However, the facts have always remained; they are a rugby club in GAA country.

"We have Éire Óg on my own doorstep who won the county final (football) this year, Ballyea is only out the road who are perennial county finalists in hurling.

"You have these guys who might play here in the winter, but the challenge is when you're doing pre-season in July and August they aren't here.

"It’s a fine balancing act."

Tony Butler (top) and Ethan Coughlan (below) have played together through the age grades at Ennis

Trying to compete for attention with hurling and Gaelic football is a tough ask in a provincial town like Ennis, it has its benefits too.

While second row Moloney has always been "a bit of a monster", Hallahan says neither Coughlan nor Butler would have been blessed with size, but their multi-sport backgrounds balance the scales.

He says: "I was involved when they were around 13 or 14, and you couldn't have pictured how they would develop. What they did have is that they were sportsmen, they were all-rounders.

"Tony (Butler) won a Harty Cup medal with St Flannan's. Ethan (Coughlan) was playing Gaelic football as well. They were recognised as all-rounders, and when you have that kind of skillset, it’s natural."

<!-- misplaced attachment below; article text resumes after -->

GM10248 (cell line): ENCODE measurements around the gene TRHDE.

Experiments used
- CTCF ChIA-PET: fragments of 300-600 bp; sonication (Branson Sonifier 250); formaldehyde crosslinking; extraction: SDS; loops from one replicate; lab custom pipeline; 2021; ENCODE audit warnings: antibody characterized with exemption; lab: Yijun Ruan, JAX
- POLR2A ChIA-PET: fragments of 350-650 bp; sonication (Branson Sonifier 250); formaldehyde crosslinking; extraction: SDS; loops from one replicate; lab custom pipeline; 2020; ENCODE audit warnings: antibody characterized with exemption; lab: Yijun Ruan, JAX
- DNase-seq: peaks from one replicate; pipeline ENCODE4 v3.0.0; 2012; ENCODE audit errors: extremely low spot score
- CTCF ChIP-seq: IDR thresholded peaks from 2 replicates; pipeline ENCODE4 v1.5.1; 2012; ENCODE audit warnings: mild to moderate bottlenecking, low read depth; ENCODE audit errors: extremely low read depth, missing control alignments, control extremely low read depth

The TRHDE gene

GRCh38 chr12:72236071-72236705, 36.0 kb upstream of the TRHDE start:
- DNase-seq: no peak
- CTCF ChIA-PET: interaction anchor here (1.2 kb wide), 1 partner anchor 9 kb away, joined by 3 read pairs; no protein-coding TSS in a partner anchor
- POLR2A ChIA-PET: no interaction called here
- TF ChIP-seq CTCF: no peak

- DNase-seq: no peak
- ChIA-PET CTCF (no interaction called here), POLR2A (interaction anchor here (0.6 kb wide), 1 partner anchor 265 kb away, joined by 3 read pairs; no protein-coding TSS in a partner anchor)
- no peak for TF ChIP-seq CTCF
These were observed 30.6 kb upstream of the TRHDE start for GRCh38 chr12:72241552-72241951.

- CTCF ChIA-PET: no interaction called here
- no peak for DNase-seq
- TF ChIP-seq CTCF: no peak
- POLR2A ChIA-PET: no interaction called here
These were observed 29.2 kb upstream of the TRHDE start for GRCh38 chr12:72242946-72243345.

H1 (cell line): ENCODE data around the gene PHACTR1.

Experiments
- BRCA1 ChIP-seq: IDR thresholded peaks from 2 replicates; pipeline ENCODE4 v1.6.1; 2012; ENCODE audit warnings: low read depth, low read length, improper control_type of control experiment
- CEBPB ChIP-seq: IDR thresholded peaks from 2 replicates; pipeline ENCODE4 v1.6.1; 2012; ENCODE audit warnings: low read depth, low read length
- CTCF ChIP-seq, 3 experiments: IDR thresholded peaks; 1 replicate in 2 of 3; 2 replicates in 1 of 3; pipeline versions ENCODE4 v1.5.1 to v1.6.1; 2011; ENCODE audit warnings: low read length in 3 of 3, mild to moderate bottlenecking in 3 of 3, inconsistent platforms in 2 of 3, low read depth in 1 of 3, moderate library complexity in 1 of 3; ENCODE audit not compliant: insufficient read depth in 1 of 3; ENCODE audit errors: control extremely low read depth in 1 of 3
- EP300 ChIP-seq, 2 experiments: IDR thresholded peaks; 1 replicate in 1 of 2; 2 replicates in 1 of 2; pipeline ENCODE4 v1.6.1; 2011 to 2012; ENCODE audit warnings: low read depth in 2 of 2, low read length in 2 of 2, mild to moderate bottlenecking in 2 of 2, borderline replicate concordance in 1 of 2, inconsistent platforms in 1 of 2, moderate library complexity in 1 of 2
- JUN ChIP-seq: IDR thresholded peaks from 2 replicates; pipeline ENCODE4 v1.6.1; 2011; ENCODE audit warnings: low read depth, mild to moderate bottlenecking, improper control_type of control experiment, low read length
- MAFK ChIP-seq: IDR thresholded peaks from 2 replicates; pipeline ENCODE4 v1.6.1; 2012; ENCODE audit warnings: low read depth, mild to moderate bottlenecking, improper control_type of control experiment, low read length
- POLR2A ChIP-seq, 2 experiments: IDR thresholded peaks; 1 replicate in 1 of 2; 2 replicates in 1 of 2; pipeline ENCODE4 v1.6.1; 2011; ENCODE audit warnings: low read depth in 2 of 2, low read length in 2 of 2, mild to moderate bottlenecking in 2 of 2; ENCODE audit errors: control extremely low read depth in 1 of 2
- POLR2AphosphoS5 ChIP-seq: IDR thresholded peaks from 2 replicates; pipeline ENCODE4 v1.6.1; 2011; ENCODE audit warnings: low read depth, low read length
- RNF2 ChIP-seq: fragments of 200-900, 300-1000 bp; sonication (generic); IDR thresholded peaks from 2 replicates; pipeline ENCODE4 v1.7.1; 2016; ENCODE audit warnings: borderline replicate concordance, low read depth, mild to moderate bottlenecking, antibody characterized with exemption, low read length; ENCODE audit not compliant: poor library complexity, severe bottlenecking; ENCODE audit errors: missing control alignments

Tapping into the province's GAA reserves is something Ken McNamara knows a lot about.

In his role as a community rugby officer for Munster Rugby, McNamara works in primary and secondary schools in Limerick city which don't have an established rugby pedigree.

Some of those schools, such as Mungret College or Thomond Community College, are relatively new schools of the city suburbs, packed with teenagers who either play in local rugby clubs, or may be from GAA or soccer backgrounds.

Numbers are limited in what are called the "Emerging Schools", but the talent is there.

"A lot of them are playing in GAA shorts," McNamara jokes, but there's no joking about their potential.

"You will see some talent though. They just naturally can run, swerve and evade, and you might get growth spurts.

"We’re widening the net. We’re trying to make sure nothing slips through."

Sunday's result for Munster against Wasps also came as a source of pride for McNamara, who coached another of their debutants Daniel Okeke, who impressed at number eight.

"He came back one summer, and I said 'Jesus…'. Do you know when you don’t see someone from March or April until the summer? I though he was a different man altogether."

Incredibly, the 19-year-old's appearance on Sunday made him the first Limerick forward to debut for the province in eight years, a run of 221 games since Alan Cotter and Ger Slattery made their own debuts in 2013.

Okeke, who grew up in the shadows of Thomond Park on the Old Cratloe Road, had been well-known on the Limerick rugby scene ever since he pulled off some highlight-reel tries as a schoolboy.

And while he attended Ardscoil Rís - the same school that produced Paul O'Connell, Dave Kilcoyne and Craig Casey - he first came through the ranks of Thomond RFC, following in the footsteps of team-mate Keith Earls.